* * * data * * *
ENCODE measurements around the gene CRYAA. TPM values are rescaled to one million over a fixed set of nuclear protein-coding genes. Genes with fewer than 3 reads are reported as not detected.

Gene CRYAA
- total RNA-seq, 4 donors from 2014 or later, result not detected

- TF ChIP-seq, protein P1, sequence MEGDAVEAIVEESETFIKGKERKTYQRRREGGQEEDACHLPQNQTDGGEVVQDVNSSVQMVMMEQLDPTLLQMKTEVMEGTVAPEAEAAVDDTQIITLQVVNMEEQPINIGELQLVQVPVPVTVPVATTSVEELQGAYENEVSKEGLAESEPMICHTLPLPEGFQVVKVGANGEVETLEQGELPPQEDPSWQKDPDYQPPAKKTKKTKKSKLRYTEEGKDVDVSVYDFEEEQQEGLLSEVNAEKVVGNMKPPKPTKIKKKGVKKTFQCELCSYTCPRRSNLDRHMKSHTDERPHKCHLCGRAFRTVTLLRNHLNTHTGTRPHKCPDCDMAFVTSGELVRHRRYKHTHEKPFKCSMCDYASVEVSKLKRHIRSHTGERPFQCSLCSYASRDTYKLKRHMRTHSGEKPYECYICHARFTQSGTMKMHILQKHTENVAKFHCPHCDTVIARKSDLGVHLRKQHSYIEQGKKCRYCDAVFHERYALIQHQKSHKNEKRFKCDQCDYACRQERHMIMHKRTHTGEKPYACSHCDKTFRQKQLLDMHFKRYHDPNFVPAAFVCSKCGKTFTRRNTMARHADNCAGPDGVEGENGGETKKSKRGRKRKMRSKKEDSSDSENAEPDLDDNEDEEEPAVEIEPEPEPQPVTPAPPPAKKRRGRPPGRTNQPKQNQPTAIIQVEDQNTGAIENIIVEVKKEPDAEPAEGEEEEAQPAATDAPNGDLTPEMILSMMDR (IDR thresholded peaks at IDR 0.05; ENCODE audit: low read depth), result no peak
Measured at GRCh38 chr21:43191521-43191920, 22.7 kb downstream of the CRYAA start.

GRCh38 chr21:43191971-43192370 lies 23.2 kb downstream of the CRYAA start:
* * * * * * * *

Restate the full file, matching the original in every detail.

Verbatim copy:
ENCODE measurements around the gene CRYAA. TPM values are rescaled to one million over a fixed set of nuclear protein-coding genes. Genes with fewer than 3 reads are reported as not detected.

Gene CRYAA
- total RNA-seq, 4 donors from 2014 or later, result not detected

- TF ChIP-seq, protein P1, sequence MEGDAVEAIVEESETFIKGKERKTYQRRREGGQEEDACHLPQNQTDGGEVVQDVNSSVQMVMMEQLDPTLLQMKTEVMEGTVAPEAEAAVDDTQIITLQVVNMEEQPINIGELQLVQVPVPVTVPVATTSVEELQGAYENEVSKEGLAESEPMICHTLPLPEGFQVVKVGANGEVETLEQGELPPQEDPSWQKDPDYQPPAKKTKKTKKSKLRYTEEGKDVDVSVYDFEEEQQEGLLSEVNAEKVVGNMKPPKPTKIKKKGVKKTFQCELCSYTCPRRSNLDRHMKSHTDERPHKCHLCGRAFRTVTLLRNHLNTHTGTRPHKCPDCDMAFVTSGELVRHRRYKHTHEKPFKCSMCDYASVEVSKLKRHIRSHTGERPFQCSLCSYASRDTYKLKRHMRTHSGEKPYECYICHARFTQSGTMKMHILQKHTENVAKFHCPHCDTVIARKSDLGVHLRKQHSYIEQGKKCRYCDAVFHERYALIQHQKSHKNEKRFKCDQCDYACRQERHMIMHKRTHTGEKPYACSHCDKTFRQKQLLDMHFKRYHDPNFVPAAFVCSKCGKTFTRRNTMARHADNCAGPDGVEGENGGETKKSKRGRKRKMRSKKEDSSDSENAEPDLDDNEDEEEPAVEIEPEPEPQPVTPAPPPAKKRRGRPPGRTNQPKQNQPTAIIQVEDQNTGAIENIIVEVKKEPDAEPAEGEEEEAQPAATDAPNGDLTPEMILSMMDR (IDR thresholded peaks at IDR 0.05; ENCODE audit: low read depth), result no peak
Measured at GRCh38 chr21:43191521-43191920, 22.7 kb downstream of the CRYAA start.

GRCh38 chr21:43191971-43192370 lies 23.2 kb downstream of the CRYAA start: